We’ve all heard about “skimming.” That’s when you use your ATM card and some scam artist has inserted an additional piece of card-reading hardware that will steal you ATM card information. The people that monitor this sort of thing say incidents of skimming were up 500% in 2015 over the previous year.
Here’s how you can reduce the risk of someone getting you valuable information:
- Stick with the Chip – Digital chips are harder to hack (not impossible, but harder). Try to avoid using card readers where you still have to swipe the card's magnetic strip.
- Use a Bank Machine – While not perfect, bank ATMs are more secure. They are better maintained and have 24/7 surveillance cameras. Machines at gas stations and convenience stores account for the majority of card information theft.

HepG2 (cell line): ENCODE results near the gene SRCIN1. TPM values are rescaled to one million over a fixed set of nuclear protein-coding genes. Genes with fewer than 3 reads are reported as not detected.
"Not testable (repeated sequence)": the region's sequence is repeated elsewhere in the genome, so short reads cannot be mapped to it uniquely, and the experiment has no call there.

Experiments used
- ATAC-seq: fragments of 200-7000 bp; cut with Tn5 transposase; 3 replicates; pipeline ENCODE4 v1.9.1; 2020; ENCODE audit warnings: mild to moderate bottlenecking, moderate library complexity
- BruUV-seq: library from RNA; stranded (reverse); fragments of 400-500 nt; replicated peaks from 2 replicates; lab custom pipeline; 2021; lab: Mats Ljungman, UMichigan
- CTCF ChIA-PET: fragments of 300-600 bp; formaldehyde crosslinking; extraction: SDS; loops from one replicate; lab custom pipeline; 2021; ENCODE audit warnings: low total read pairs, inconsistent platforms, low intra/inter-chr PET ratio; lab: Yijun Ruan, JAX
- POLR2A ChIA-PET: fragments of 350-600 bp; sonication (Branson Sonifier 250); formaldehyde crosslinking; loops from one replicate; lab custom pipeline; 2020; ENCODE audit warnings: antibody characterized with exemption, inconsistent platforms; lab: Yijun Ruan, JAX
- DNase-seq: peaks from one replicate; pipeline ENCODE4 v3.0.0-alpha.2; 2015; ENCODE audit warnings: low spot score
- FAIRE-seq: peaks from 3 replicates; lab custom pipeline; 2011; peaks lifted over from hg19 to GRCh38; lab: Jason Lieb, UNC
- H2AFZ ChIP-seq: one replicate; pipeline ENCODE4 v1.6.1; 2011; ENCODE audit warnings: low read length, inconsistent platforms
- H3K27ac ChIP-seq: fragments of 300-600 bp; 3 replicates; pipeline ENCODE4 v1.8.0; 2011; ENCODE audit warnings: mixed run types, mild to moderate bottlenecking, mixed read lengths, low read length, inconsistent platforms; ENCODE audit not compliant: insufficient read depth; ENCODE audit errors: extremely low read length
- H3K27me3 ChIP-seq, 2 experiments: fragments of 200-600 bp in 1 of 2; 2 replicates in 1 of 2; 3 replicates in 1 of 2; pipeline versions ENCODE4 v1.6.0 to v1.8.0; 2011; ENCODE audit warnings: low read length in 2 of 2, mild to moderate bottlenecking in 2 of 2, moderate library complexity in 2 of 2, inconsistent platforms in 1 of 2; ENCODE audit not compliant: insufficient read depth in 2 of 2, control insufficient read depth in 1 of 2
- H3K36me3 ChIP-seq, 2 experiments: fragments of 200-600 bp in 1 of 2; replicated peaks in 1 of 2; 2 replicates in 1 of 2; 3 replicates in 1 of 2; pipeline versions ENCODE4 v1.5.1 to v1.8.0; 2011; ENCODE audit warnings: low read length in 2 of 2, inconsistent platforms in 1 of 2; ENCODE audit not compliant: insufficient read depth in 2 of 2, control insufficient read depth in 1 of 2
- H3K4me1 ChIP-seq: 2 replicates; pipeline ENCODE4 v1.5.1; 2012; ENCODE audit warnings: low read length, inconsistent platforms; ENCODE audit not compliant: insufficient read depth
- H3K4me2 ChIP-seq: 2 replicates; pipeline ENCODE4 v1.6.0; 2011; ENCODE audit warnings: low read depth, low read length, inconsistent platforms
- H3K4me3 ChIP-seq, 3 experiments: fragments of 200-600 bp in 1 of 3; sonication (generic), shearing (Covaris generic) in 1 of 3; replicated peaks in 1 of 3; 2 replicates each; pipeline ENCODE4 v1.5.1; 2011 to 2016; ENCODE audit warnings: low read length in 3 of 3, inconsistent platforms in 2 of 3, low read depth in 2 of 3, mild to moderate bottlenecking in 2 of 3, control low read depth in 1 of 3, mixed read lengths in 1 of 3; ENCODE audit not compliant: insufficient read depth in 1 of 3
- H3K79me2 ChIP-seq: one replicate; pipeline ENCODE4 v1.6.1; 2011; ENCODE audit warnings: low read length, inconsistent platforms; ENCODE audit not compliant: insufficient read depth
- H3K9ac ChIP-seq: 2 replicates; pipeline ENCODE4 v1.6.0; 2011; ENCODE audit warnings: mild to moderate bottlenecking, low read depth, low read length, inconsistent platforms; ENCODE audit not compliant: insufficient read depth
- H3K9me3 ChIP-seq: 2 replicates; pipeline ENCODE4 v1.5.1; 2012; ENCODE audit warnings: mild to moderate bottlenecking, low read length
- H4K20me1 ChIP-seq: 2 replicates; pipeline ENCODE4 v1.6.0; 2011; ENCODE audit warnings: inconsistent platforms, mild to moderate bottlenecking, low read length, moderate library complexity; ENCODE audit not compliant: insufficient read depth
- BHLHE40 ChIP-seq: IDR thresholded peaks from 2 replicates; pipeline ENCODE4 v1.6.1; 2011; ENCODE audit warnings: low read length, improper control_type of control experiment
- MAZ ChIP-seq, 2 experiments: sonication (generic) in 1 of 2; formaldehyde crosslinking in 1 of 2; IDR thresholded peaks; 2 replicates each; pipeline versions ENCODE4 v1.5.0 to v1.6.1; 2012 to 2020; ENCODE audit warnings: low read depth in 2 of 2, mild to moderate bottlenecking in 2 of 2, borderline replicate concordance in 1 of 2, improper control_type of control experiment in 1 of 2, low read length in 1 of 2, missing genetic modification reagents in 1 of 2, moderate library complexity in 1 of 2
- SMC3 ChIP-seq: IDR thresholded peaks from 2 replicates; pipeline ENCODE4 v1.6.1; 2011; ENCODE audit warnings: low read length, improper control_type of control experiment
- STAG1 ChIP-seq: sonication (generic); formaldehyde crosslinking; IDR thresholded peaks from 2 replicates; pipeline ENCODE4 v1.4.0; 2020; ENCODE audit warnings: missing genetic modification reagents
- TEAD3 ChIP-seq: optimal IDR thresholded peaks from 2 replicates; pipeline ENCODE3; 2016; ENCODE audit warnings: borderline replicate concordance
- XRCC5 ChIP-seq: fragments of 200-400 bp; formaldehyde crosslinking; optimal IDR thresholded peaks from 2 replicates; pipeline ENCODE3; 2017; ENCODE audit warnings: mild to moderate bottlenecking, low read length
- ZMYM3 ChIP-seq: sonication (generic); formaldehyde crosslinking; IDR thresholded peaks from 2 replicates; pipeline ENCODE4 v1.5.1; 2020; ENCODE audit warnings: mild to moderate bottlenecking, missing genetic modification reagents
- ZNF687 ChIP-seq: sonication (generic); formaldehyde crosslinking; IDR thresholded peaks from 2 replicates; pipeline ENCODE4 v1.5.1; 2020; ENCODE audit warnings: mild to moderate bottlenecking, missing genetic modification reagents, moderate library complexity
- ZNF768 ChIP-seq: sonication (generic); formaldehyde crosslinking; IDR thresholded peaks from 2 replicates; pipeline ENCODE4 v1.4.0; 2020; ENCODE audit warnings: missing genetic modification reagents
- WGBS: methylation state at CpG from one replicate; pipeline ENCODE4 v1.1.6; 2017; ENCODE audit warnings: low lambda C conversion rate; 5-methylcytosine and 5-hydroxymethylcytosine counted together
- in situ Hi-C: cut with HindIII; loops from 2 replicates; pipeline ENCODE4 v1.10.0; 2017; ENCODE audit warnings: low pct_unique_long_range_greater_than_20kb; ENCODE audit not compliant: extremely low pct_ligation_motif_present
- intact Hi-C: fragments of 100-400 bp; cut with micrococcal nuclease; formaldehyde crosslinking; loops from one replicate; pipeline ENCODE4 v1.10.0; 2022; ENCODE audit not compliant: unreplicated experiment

- Inspect Before Swiping – If the machine doesn’t accept your card smoothly, walk away. Newer machines also have a flashing light in the card slot. If you don’t see one or it’s partially obscured, you might want to find another machine.
- Always Check Your Card Statements – Make there are no unusual or unfamiliar charges.
- Talk with Your Bank about Alternative Solutions – You might open a separate account with a smaller amount of money just for ATM purchases or you can lower the daily limit for ATM withdrawals.